A large study of healthy women found that taking low doses ofaspirin lowered the rate of asthma. Two earlier studies involvingadult men and women have shown a significant reductionin the risk of newly diagnosed asthma linked with regularaspirin use, noted the researchers.
For the current study, the Harvard researchers lookedat data from the Women's Health Study, in which >37,000female health professionals aged 45 and older with no historyof asthma were randomly assigned aspirin 100 mg every otherday or placebo. During the next 10 years, fewer new cases ofdiagnosed asthma were seen in the aspirin group (872 cases),compared with the placebo group (963 cases), according tothe study published in the June 2008 issue of Thorax.
Some researchers debate the findings, however. In aneditorial in the same journal issue, researchers in the UnitedKingdom (UK) point out that women in the aspirin group had aconsiderably increased risk of gastrointestinal bleeding requiringblood transfusion.
The UK researchers said that "before public recommendationsare provided, results from randomized trials are neededthat are specifically designed to test whether low-dose aspirinreduces the risk of asthma."
Although no association has been reportedbetween early eczema and asthma ingirls, researchers found that boys whodevelop asthma in their first 2 years oflife are more likely to have asthma lateron in their lives.
For the study, the researchers followed403 children from families with ahistory of allergic disease. Of the boyswith eczema, the odds of an asthmadiagnosis by age 7 was 2.45 higher thanfor boys without the skin condition. Girlswith eczema, however, were 12% lesslikely to have asthma. Sensitization toallergens and wheeze also were relatedto asthma risk, but the researchers foundthat the eczema?asthma link was stillpresent after factoring in both symptoms.The results were reported in theMay 2008 issue of the Journal of Allergyand Clinical Immunology.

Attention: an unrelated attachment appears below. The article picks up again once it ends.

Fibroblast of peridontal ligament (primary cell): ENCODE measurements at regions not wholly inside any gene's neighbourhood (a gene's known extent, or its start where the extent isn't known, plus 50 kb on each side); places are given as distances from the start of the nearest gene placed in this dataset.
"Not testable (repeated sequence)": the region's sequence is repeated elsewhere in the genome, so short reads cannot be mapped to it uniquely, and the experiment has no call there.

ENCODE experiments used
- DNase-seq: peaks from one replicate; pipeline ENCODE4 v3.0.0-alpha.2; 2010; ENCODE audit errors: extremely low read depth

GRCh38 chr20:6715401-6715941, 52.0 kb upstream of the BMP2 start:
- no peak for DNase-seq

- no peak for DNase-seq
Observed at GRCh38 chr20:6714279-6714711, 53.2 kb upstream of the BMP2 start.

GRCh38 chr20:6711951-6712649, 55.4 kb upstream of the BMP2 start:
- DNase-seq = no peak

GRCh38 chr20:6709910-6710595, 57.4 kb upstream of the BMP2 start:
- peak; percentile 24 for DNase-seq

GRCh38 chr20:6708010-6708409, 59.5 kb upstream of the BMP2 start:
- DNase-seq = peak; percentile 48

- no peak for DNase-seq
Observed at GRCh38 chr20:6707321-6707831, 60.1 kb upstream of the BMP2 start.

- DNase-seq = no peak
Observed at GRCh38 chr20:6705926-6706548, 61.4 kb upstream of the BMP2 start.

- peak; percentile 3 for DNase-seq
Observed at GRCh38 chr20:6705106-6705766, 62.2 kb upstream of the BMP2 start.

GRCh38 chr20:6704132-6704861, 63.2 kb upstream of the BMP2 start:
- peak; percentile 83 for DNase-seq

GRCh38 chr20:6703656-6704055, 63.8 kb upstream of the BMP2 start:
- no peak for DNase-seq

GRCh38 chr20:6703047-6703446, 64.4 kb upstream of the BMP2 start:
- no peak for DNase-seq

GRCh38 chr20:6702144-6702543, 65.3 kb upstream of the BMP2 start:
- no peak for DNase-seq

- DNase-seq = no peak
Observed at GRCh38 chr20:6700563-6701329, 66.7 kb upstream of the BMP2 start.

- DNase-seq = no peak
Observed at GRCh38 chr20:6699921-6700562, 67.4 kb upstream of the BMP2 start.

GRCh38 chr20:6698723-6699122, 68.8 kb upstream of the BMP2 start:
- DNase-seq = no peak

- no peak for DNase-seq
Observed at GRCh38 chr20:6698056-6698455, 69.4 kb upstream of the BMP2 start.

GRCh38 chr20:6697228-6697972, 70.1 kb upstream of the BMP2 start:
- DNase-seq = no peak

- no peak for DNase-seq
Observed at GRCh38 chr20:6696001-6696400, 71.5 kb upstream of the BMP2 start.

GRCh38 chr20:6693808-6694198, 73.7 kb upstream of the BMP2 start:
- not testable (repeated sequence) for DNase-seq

A new report issued by the Agency forHealthcare Research and Quality foundthat Americans spent $11 billion on physicians'bills, prescription drugs, and otherallergy treatments in 2005. Sneezing,itchy eyes, and other allergy-relatedsymptoms sent 22 million individuals toa physician that year.
The money spent is almost double the$6 billion spent in 2000 on allergies. Ofthe $11 billion, physician visits accountedfor $4 billion and prescriptions drugstotaled $7 billion, the agency reported.The average annual spending on allergytreatment climbed from $350 per personto $520 per person between 2000 and2005.
The government statistics did notinclude OTC medications used to treatallergic rhinitis.
Adult-onset asthma seems to raisethe risk of heart disease and strokeamong women, but not men. For thestudy, the researchers used data fromthe Atherosclerosis Risk in Communitiesstudy to analyze the correlation of asthmawith the risk of heart disease andstroke according to sex.
The researchers found that, comparedwith those without asthma, womenwith adult-onset asthma had a 2.10-foldincrease in the frequency of heart diseaseand a 2.36-fold increase in the rateof stroke. Reporting in the AmericanJournal of Cardiology (May 1, 2008), theresearchers did not find an associationbetween childhood- or adult-onset asthmaand heart disease or stroke in men,or between childhood-onset asthmaand heart disease or stroke in women.
Patients with milder asthma symptomshave better results in the long term ifthey begin using inhaled steroids earlyon, according to a study published in theJournal of Allergy and Clinical Immunology(May 2008). The study involved 7241patients aged 5 to 66 with recently diagnosedmild persistent asthma.
Of the participants, about half wereassigned to take budesonide every day, inaddition to regular therapy. The remainingpatients continued with the usualtherapy alone for the first 3 years of thestudy, after which time they were giventhe option to start on budesonide.
The researchers reported that overall,patients who started on the inhaled steroidtherapy early in their diagnosis faredbetter over the long term. They also hadless need for other asthma medications,including long-acting beta-agonists.
F A S T F A C T: Asthma and allergies strike 1 of 4 Americans.